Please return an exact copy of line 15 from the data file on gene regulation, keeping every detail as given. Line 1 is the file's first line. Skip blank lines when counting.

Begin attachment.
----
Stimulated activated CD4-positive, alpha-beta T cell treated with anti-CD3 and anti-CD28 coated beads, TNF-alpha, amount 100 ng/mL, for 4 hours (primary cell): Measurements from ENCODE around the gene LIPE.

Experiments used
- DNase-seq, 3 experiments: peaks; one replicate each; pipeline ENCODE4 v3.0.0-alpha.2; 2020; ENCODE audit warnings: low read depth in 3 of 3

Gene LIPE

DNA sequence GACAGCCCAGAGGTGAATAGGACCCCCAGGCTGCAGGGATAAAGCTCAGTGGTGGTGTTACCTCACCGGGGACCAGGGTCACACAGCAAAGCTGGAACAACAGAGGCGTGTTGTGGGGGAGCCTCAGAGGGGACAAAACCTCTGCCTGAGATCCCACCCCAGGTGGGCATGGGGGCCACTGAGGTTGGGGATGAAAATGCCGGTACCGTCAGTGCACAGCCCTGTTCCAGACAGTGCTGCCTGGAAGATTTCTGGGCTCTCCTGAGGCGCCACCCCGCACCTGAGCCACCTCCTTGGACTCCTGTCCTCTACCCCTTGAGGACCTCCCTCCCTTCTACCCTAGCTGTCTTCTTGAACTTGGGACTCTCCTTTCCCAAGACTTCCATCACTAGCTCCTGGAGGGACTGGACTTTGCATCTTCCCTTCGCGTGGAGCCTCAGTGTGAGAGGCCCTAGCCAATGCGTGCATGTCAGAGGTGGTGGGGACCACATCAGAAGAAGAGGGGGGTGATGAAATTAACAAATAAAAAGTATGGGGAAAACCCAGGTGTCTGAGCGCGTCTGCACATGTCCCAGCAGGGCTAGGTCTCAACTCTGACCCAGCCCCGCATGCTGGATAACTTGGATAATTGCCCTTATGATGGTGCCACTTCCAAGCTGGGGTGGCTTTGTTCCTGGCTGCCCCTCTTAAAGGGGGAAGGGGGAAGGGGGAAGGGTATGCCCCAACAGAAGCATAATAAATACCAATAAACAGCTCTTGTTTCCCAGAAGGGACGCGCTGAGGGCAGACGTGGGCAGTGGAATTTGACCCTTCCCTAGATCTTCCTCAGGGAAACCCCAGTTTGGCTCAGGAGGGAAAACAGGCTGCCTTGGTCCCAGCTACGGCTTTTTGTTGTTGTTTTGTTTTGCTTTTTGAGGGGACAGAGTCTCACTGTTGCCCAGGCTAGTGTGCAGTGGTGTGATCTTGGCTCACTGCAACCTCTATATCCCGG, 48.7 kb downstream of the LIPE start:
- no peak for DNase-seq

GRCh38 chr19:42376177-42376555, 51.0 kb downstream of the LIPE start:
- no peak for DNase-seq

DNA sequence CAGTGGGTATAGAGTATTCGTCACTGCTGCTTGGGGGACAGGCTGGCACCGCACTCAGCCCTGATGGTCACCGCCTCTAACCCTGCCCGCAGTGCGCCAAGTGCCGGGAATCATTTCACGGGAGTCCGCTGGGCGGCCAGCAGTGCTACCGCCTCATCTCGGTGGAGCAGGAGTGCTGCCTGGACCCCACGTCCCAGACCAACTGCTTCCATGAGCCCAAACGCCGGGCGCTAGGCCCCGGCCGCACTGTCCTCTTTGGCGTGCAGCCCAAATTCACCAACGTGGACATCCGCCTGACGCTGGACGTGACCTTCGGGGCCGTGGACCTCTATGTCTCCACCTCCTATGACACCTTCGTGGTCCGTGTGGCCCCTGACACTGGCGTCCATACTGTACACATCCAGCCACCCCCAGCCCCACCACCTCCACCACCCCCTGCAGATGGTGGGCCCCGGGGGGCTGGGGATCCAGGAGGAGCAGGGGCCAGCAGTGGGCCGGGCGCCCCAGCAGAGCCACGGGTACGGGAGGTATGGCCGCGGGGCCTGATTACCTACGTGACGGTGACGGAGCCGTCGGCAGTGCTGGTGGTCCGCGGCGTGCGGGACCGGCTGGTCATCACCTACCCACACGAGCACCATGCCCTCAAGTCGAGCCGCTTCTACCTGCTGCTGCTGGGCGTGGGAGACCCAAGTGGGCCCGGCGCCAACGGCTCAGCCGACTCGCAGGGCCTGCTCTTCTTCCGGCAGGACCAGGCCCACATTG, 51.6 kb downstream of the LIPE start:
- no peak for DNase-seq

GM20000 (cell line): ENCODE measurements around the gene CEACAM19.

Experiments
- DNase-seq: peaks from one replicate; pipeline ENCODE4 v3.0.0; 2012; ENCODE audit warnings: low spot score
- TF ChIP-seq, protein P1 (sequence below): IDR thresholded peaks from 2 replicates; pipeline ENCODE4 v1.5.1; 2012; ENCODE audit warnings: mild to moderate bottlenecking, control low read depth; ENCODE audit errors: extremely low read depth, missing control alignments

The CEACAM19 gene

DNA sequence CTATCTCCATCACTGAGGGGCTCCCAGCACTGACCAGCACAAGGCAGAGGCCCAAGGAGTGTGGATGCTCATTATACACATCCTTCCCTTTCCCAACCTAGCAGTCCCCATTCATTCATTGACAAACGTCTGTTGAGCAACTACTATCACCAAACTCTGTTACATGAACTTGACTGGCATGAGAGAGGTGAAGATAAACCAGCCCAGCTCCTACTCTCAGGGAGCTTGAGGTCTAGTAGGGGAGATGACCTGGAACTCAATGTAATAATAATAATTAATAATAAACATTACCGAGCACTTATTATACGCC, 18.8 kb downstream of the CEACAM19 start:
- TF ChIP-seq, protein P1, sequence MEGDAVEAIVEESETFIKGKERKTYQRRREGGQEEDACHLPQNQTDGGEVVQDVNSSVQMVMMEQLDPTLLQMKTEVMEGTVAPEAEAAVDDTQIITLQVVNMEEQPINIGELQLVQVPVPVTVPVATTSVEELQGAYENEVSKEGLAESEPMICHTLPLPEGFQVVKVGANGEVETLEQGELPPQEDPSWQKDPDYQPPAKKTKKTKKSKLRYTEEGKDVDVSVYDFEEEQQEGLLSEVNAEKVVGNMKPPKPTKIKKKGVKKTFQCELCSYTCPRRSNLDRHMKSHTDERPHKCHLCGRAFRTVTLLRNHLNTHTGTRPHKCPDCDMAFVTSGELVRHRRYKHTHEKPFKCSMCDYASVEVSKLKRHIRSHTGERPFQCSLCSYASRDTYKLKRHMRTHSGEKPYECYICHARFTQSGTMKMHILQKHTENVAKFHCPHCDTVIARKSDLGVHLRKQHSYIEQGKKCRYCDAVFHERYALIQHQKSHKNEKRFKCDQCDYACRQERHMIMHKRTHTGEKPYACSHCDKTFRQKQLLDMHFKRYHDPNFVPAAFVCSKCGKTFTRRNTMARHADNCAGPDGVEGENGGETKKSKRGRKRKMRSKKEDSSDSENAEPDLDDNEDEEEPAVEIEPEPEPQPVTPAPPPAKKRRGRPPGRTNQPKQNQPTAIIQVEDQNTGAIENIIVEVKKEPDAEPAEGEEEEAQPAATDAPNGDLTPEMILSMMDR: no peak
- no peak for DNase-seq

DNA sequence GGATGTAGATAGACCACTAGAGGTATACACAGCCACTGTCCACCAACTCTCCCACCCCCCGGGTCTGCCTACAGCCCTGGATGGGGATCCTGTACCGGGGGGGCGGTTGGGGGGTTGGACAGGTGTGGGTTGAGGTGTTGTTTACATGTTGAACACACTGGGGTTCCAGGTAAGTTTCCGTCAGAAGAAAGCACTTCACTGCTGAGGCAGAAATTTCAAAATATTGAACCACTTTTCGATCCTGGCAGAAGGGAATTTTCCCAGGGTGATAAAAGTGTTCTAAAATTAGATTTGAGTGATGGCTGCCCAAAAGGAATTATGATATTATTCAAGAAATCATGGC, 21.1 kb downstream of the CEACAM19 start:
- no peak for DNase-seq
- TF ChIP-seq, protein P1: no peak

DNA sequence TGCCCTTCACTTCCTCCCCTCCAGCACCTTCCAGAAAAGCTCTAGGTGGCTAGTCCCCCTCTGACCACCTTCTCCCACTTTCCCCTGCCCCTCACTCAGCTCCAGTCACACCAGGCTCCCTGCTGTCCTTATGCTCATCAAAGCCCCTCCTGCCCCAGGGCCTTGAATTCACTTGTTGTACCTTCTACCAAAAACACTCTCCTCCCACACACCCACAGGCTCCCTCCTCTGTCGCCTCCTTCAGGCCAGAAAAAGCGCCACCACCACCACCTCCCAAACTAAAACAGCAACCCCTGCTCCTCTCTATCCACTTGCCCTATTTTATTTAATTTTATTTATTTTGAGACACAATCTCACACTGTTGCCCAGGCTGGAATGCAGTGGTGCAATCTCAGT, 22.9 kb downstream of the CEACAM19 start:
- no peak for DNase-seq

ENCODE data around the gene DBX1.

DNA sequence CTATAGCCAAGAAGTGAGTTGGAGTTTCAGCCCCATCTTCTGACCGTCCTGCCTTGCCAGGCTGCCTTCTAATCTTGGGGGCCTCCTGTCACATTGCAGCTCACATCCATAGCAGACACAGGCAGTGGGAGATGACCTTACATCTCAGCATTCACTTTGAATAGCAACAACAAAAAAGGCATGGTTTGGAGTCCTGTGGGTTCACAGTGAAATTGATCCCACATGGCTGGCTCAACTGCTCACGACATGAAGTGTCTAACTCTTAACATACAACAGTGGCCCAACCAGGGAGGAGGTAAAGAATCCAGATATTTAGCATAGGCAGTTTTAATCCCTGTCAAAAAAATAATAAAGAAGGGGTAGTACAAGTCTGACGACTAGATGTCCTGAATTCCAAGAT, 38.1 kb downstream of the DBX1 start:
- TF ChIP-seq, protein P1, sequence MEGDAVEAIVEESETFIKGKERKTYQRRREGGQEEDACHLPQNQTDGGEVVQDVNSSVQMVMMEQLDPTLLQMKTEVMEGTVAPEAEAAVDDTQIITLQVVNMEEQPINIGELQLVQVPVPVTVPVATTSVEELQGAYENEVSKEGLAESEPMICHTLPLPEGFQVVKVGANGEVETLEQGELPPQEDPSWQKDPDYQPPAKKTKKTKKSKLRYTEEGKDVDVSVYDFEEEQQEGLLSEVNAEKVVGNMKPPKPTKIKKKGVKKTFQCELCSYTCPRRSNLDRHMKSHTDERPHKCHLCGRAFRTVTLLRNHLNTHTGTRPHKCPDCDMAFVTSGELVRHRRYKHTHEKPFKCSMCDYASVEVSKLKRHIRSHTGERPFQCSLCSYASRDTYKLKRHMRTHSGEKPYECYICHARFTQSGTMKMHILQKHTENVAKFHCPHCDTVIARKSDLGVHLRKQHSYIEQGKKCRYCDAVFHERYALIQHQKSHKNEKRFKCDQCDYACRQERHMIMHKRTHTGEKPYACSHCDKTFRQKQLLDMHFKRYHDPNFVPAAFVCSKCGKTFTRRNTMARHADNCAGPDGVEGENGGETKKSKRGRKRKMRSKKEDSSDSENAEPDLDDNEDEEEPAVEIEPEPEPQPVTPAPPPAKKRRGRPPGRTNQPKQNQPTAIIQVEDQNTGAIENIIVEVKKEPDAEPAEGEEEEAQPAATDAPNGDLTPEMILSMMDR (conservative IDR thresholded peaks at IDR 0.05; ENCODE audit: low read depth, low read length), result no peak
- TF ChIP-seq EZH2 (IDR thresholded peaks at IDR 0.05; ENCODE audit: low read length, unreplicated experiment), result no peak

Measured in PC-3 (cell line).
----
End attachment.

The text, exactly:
The CEACAM19 gene